Chuck Schumer Caught Programming His Fellow Senate Robots

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WASHINGTON - MARCH 15: U.S. Senator Chuck Schumer (D-NY) takes a call on his cellular phone after stepping away from a media conference on Capitol Hill March 15, 2006 in Washington, DC. At the media conference, Schumer and U.S. Senator Lindsey Graham (R-SC) announced that they plan to travel to Beijing, Shanghai and Hong Kong next week to discuss Chinese currency measure practices, intellectual property issues as well as port security with officials there. The trip will occur prior to a scheduled Senate vote on whether to impose a high tariff on Chinese goods, in apparent retaliation to the Chinese yuan being reportedly held at an artificially low exchange rate. (Photo by Alex Wong/Getty Images) Photo: Alex Wong/2006 Getty Images

It's no secret that political parties instruct their members on what talking points or themes to hit on when discussing a particular issue in the media. It's part of why most interviews with politicians are so mind-numbingly boring. But it's still awkward when you witness the sausage being made, which is what happened in a sort of modified hot-mike moment earlier today, when Chuck Schumer failed to realize that reporters were already on the line for a conference call with Senate Democrats that was set to begin in a few moments. As the Times reports:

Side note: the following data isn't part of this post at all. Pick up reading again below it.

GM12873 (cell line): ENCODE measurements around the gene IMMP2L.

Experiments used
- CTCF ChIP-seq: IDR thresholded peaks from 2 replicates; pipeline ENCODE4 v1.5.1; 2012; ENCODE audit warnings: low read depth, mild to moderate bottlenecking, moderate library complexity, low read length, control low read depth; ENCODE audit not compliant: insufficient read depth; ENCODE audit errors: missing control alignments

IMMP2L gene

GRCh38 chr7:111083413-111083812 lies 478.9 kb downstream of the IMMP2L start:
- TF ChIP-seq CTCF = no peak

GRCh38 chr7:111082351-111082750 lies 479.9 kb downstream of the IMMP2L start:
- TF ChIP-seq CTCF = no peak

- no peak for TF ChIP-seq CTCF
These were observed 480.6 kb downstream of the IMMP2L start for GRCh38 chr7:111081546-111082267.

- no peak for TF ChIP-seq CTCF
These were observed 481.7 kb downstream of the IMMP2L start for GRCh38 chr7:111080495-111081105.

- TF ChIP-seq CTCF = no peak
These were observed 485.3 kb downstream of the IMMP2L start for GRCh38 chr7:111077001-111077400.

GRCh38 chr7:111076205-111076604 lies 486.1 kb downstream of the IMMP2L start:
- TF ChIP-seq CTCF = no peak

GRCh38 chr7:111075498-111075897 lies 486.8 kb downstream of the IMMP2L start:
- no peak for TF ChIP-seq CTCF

After thanking his colleagues — Barbara Boxer of California, Ben Cardin of Maryland, Tom Carper of Delaware and Richard Blumenthal of Connecticut — for doing the budget bidding for the Senate Democrats, who are facing off against the House Republicans over how spending for the rest of the fiscal year, Mr. Schumer told them to portray John Boehner of Ohio, the Speaker of the House, as painted into a box by the Tea Party, and to decry the spending cuts that he wants as extreme. “I always use the word extreme,” Mr. Schumer said, “That is what the caucus instructed me to use this week.”

When the conference call commenced, the senators dutifully repeated the talking points as they were told. And yet, during their next reelection campaign, they will all claim to be "independent thinkers."

On a Senate Call, a Glimpse of Marching Orders [Caucus/NYT]